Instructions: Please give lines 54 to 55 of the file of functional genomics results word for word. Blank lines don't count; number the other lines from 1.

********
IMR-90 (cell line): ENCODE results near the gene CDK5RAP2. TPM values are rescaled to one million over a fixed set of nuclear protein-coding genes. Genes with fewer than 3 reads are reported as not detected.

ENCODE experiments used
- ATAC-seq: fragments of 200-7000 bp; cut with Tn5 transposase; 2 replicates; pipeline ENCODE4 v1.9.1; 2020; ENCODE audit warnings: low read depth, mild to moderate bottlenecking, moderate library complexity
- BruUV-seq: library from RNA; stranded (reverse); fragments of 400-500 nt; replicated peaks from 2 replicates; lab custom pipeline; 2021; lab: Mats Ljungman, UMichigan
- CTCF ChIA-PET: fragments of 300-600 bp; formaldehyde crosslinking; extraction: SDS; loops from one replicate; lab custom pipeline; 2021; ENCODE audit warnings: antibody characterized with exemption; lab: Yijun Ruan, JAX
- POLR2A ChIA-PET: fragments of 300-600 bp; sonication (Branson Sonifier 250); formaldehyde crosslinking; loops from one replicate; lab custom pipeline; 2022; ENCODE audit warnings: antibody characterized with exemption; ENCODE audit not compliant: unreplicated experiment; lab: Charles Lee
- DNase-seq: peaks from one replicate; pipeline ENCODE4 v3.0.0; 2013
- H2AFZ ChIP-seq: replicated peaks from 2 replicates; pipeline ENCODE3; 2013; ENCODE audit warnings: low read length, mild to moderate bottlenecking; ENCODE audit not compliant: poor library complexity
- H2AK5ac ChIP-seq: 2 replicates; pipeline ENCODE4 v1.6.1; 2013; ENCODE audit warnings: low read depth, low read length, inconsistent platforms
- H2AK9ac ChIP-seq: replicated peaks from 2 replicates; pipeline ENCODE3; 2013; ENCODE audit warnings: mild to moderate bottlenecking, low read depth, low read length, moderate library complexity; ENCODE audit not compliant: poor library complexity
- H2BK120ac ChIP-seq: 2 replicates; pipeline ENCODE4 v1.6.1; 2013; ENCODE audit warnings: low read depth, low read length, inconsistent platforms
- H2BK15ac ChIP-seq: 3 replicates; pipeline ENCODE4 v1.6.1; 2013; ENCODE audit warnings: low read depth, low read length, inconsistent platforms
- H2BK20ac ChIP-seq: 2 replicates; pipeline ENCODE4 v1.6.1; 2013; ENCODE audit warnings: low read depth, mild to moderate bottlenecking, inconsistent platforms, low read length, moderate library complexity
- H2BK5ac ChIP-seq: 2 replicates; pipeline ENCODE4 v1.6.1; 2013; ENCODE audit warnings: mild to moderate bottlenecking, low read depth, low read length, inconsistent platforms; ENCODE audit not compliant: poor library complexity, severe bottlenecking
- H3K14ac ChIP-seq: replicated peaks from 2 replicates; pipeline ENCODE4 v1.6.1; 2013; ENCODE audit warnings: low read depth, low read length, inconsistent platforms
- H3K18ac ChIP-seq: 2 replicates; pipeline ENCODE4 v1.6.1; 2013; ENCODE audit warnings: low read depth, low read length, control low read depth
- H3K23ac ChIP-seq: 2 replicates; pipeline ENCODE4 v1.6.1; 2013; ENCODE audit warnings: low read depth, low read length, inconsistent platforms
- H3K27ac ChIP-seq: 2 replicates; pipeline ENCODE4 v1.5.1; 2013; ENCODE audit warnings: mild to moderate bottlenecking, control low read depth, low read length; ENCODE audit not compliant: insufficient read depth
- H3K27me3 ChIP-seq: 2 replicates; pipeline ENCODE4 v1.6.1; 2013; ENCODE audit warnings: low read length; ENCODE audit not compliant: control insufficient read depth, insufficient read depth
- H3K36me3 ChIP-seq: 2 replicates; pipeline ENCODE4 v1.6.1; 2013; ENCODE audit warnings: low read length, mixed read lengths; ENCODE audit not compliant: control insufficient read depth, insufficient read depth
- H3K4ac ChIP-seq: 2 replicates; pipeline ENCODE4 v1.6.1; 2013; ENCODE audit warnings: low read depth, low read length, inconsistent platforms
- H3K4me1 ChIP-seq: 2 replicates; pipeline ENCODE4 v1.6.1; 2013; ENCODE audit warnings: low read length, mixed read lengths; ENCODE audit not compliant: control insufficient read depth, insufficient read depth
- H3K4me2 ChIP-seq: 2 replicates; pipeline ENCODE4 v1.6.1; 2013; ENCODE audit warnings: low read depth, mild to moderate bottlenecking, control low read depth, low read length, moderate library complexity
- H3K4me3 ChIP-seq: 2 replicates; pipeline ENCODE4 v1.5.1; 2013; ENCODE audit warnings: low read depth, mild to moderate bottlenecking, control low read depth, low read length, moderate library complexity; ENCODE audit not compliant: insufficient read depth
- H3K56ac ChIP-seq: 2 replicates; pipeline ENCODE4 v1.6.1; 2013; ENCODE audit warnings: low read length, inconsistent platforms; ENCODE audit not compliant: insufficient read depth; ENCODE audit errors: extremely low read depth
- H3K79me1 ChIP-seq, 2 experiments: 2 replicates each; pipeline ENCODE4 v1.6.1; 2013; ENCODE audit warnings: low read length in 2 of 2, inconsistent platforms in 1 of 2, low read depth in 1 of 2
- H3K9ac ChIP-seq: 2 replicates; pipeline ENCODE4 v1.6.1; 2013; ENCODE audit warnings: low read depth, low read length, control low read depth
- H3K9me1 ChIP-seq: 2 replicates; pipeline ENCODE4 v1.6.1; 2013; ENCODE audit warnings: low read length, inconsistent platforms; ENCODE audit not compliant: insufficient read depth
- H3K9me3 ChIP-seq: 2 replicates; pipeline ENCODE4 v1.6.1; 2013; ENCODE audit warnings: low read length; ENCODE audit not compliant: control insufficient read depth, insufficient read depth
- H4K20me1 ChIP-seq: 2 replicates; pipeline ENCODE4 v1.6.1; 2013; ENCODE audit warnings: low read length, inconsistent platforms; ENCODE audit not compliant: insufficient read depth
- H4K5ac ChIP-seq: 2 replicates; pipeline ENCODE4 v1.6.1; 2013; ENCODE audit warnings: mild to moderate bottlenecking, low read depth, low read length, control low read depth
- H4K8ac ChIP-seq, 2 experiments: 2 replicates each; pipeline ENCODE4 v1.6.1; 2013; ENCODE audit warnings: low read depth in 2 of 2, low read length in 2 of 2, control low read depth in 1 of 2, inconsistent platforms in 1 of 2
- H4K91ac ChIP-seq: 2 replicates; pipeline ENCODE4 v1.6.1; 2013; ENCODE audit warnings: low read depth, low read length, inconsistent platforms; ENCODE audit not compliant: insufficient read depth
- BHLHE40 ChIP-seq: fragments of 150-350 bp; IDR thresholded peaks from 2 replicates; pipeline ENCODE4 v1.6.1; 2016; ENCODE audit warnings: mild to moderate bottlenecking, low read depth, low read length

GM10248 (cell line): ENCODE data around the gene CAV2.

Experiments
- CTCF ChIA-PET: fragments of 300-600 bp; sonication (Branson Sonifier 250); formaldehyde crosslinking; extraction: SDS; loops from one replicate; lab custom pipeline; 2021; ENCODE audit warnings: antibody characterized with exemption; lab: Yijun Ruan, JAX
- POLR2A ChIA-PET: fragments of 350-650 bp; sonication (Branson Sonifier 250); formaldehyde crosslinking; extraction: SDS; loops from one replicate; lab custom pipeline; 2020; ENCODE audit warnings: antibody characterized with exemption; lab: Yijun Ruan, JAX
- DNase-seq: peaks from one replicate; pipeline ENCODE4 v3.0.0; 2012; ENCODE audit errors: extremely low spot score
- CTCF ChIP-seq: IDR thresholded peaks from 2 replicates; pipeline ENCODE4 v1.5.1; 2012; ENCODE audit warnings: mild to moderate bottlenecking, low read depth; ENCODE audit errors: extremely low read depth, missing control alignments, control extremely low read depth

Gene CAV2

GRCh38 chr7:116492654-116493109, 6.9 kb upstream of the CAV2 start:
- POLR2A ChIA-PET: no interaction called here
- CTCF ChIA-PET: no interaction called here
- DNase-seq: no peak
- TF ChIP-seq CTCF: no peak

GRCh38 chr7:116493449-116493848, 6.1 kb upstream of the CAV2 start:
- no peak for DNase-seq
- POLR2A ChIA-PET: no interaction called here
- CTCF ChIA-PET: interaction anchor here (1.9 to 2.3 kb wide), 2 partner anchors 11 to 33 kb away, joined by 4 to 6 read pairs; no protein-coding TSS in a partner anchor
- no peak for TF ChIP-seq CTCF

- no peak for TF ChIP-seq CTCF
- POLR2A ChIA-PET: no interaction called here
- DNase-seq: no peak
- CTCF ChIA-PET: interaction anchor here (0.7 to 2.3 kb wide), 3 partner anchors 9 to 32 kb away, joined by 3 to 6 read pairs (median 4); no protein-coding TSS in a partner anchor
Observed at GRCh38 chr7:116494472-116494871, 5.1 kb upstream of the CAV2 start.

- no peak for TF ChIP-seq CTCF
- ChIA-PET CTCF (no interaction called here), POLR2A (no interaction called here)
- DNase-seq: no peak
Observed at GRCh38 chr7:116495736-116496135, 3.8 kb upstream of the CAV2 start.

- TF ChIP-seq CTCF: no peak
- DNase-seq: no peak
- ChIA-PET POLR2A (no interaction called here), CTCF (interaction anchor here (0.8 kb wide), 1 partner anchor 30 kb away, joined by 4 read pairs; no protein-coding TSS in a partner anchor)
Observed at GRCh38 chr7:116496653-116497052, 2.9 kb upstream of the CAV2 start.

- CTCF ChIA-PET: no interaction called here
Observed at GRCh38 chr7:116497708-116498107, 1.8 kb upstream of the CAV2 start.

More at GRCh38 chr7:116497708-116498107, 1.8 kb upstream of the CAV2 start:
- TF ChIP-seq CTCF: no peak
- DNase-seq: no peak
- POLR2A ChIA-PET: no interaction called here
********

- DNase-seq: no peak
- CTCF ChIA-PET: interaction anchor here (0.7 to 2.3 kb wide), 3 partner anchors 9 to 32 kb away, joined by 3 to 6 read pairs (median 4); no protein-coding TSS in a partner anchor